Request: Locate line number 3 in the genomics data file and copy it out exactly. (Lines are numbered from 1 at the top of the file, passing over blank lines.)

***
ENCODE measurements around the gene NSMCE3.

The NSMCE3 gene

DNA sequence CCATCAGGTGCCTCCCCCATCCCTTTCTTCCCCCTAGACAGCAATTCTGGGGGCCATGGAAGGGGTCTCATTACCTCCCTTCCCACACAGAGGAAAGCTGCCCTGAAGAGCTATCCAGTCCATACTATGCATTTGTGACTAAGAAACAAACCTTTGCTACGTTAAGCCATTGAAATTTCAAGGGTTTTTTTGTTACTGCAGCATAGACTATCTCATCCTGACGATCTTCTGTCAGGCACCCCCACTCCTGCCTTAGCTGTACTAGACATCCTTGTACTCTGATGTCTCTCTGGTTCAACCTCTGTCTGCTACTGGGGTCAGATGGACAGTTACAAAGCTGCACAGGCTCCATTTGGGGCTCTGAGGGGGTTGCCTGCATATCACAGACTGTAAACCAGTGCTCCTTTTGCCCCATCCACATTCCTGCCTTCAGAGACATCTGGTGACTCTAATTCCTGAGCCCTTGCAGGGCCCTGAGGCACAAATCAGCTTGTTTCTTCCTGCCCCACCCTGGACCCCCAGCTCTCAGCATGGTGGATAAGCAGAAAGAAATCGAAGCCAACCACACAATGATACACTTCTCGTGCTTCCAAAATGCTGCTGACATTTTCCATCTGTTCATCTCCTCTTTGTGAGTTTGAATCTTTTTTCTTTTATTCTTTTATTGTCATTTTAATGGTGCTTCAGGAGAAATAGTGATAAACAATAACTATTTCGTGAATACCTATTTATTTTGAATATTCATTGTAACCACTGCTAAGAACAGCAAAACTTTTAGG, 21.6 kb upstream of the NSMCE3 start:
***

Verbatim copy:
DNA sequence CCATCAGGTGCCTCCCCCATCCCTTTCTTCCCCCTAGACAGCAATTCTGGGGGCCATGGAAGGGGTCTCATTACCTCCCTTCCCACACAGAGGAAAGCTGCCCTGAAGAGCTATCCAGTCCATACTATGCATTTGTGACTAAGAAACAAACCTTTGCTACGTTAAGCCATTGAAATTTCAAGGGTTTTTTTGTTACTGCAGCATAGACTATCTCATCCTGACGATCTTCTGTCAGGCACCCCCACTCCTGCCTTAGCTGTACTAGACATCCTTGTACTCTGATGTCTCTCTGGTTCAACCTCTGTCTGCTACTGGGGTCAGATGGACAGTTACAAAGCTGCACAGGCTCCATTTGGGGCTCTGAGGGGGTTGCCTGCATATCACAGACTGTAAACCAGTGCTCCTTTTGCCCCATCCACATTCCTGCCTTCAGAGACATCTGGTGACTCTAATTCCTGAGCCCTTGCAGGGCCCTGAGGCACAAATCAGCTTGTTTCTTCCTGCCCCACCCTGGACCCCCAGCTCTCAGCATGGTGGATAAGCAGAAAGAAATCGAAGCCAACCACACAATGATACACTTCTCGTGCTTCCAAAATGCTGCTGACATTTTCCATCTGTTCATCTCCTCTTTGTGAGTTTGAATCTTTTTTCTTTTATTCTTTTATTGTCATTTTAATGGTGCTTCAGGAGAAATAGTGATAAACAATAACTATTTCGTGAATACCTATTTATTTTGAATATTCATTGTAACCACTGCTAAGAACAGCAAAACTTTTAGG, 21.6 kb upstream of the NSMCE3 start: